Epicycles described in Ptolemy's 'Almagest', 1496.
4 0 c m
actual image size: 25cm x 32cm

Epicycles described in Ptolemy's 'Almagest', 1496.

© Science Museum / Science & Society Picture Library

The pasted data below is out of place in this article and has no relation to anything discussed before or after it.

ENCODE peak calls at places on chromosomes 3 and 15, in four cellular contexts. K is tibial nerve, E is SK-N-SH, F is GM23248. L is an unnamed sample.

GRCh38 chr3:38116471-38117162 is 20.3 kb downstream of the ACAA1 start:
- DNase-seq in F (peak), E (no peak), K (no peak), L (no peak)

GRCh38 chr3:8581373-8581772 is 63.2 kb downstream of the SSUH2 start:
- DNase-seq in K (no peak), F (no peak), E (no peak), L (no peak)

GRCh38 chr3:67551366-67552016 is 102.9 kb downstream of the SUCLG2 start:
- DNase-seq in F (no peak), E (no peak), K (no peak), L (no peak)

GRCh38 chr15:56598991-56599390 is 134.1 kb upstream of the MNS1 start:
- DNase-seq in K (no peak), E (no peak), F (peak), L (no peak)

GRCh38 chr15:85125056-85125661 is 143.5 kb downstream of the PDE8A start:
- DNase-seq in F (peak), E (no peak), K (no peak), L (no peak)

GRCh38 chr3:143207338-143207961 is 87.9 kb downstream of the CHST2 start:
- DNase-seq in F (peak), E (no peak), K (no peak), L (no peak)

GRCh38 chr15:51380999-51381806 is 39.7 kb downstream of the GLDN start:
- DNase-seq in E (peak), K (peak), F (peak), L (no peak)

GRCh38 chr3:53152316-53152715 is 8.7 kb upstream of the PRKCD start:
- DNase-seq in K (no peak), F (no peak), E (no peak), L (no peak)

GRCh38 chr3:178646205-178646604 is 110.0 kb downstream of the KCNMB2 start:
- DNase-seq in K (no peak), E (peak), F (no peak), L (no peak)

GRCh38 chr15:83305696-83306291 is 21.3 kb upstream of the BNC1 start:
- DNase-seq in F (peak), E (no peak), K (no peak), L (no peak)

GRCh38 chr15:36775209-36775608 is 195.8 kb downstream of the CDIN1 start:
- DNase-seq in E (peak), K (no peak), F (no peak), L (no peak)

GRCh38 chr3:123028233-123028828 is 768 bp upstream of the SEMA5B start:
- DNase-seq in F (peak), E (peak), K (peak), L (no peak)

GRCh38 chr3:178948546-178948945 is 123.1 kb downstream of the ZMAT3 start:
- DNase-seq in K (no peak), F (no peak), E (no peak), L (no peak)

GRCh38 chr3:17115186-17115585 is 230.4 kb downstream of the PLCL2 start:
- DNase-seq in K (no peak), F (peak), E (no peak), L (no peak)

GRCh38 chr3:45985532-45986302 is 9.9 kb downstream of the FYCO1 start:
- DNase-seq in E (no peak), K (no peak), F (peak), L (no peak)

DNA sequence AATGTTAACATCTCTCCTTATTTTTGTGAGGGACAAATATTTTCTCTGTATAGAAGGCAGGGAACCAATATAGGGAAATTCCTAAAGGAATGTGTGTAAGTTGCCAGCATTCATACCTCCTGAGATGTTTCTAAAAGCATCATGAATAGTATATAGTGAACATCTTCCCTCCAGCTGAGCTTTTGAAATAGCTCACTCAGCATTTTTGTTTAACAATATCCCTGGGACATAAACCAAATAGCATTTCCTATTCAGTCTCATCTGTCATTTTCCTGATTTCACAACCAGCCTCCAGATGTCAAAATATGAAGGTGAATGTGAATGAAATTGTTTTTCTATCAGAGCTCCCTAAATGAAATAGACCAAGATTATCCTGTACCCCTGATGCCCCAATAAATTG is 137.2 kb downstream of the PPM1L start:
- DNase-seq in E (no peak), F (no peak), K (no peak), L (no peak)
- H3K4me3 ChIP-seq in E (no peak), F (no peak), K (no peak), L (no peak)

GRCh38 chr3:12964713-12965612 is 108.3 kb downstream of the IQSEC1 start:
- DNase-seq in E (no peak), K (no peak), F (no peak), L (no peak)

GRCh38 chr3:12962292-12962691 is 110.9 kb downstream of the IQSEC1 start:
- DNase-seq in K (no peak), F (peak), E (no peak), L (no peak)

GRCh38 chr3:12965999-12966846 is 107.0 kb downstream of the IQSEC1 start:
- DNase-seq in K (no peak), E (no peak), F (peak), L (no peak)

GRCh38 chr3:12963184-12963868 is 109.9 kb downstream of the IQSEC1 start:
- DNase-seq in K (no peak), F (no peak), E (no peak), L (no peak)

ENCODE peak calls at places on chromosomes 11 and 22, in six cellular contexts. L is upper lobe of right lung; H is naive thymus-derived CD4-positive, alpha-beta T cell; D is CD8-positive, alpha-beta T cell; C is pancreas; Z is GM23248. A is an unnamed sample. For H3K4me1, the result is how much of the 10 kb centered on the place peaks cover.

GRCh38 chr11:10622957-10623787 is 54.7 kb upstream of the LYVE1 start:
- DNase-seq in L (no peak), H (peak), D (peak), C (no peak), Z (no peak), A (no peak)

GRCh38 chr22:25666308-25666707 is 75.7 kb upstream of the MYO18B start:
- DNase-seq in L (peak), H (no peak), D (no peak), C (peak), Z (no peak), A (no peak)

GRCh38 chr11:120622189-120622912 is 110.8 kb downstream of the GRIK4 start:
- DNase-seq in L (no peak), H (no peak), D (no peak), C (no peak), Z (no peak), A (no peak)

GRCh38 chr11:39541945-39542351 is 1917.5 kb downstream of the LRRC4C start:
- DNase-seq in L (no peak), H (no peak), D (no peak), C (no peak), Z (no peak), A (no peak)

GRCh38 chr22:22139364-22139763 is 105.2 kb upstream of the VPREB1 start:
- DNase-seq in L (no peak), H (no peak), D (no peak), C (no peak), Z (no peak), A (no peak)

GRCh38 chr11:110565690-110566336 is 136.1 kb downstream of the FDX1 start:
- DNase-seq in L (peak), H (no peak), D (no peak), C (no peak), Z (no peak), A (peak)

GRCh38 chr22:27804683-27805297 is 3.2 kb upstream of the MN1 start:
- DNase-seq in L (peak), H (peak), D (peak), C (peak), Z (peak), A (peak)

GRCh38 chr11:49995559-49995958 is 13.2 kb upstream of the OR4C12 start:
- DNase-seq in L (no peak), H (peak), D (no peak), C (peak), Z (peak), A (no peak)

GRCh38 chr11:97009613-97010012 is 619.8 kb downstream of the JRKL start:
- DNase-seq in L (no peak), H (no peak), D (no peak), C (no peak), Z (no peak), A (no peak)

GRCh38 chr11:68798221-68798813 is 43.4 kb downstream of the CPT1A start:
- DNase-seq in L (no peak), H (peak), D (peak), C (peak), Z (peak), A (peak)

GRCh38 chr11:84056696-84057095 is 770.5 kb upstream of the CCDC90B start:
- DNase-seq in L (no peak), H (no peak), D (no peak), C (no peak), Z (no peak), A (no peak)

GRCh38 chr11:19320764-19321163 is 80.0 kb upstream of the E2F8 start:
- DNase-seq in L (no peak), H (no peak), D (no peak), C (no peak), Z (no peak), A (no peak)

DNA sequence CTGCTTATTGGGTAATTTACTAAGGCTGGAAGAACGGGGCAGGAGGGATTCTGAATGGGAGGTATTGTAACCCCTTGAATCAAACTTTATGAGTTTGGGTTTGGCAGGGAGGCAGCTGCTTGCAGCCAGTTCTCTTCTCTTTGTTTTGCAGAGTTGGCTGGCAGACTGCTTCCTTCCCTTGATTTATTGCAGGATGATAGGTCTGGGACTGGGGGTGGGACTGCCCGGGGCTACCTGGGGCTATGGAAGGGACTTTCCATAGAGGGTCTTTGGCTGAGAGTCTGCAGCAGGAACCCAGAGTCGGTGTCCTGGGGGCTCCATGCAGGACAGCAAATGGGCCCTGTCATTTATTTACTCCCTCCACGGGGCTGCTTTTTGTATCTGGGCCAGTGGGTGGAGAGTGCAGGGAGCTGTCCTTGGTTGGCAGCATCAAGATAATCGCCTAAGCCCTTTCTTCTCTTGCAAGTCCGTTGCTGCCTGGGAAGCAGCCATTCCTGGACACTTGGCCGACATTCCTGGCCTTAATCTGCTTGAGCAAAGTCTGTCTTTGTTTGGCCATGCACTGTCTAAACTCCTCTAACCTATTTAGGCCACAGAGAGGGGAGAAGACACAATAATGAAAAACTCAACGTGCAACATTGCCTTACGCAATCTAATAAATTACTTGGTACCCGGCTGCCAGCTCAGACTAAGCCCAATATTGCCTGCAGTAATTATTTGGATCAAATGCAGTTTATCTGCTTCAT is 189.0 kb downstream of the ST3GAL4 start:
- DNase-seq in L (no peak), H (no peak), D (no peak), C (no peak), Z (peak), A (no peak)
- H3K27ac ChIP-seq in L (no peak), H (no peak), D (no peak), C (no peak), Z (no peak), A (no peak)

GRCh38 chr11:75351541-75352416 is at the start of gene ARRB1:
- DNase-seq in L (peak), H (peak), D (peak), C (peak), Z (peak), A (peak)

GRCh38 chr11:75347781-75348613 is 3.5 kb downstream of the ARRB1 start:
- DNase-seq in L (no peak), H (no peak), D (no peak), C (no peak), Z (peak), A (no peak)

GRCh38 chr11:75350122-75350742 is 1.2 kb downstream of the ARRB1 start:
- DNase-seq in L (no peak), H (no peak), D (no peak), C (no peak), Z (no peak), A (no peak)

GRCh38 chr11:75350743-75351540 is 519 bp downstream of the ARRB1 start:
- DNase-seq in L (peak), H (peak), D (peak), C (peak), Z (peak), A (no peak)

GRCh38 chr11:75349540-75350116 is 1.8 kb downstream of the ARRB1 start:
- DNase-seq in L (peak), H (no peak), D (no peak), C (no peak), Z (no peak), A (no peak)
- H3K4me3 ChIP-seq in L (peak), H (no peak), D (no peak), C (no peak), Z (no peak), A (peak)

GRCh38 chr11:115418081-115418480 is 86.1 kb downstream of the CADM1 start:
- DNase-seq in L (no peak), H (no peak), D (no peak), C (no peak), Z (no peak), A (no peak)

'The Almagest' by Ptolemy (2nd century AD) was one of the most influential scientific works in history. It described the Ptolemaic system of astronomy and geography. Georg von Peurbach (1423-1461) started editing and translating the work but died after completing the first four books. The work was completed by his pupil Johannes Regiomontanus (1436-1476). This edition reintroduced Greek astronomy and its theories of the universe to the west, in Latin, the language all scholars could read. This page demonstrates how epicycles could be used to explain the apparent motion of Saturn. In Ptolemy's universe the Earth was at the centre, but the planets sometimes appeared to orbit backwards. Ptolemy devised 'epicycles' to explain this retrograde motion.

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